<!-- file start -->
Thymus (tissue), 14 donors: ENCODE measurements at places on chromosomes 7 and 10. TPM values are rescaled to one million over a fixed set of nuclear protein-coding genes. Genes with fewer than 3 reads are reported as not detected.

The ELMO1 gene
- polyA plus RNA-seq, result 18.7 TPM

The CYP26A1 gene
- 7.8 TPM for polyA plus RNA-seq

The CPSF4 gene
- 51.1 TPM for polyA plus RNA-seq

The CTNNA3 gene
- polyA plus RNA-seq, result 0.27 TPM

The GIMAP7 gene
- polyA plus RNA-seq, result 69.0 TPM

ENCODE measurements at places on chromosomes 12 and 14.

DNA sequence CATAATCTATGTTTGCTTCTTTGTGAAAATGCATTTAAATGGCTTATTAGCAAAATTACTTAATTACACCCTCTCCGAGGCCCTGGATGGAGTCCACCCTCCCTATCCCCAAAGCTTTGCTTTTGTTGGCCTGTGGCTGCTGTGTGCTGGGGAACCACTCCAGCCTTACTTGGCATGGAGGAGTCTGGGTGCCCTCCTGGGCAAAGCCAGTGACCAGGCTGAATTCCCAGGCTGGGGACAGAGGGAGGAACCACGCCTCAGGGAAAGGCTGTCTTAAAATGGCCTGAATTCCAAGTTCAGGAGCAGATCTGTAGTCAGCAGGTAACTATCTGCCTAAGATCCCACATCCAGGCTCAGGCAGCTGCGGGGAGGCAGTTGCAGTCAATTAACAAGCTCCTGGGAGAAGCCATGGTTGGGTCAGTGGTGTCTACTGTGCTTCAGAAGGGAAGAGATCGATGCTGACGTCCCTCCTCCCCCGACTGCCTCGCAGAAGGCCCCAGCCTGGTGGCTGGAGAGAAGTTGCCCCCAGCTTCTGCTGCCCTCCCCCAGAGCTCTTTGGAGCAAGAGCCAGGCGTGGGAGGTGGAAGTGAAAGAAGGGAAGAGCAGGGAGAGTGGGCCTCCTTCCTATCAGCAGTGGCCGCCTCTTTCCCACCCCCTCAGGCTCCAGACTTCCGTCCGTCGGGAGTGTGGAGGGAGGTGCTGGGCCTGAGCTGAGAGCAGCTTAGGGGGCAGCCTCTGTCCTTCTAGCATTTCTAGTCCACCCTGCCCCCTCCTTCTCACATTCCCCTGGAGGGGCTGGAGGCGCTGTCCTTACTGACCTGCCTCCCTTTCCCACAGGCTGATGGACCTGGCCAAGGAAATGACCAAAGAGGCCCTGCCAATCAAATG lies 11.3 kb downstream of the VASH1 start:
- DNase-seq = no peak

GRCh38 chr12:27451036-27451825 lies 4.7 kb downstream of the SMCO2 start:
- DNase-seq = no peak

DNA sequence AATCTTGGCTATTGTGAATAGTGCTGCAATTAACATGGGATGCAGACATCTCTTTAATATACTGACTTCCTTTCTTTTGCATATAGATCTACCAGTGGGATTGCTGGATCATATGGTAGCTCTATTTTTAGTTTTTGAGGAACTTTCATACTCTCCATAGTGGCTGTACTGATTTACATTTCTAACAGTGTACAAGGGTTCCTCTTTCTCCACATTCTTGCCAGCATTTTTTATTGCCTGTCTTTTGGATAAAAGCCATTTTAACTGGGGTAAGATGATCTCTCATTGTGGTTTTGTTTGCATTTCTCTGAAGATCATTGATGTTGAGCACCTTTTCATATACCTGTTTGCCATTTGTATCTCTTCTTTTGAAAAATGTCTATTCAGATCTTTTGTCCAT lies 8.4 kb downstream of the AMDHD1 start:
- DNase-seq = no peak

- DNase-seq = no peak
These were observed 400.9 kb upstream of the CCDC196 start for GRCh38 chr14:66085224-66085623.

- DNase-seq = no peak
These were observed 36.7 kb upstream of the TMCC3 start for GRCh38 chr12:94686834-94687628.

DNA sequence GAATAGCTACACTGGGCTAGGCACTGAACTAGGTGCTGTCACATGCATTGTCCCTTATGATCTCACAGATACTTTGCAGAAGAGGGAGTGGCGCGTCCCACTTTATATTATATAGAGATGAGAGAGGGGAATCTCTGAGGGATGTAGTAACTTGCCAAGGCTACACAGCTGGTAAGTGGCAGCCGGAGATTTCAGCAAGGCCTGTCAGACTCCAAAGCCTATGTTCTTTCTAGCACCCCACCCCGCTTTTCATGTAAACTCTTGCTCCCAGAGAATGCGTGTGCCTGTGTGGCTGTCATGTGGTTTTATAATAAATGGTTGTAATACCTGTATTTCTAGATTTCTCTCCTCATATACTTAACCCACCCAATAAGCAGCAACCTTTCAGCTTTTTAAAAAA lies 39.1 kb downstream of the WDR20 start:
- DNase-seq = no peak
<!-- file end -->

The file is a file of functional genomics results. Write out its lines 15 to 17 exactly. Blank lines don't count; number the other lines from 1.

GRCh38 chr12:27451036-27451825 lies 4.7 kb downstream of the SMCO2 start:
- DNase-seq = no peak

DNA sequence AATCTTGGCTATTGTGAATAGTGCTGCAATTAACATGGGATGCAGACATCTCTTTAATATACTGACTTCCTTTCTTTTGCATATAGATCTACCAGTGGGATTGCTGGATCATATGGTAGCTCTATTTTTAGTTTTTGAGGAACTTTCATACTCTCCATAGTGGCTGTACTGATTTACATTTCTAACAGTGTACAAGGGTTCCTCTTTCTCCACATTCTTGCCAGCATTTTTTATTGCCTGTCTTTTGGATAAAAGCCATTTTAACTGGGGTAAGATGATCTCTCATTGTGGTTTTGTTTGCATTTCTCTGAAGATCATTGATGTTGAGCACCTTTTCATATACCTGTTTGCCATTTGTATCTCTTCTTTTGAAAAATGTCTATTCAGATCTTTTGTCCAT lies 8.4 kb downstream of the AMDHD1 start: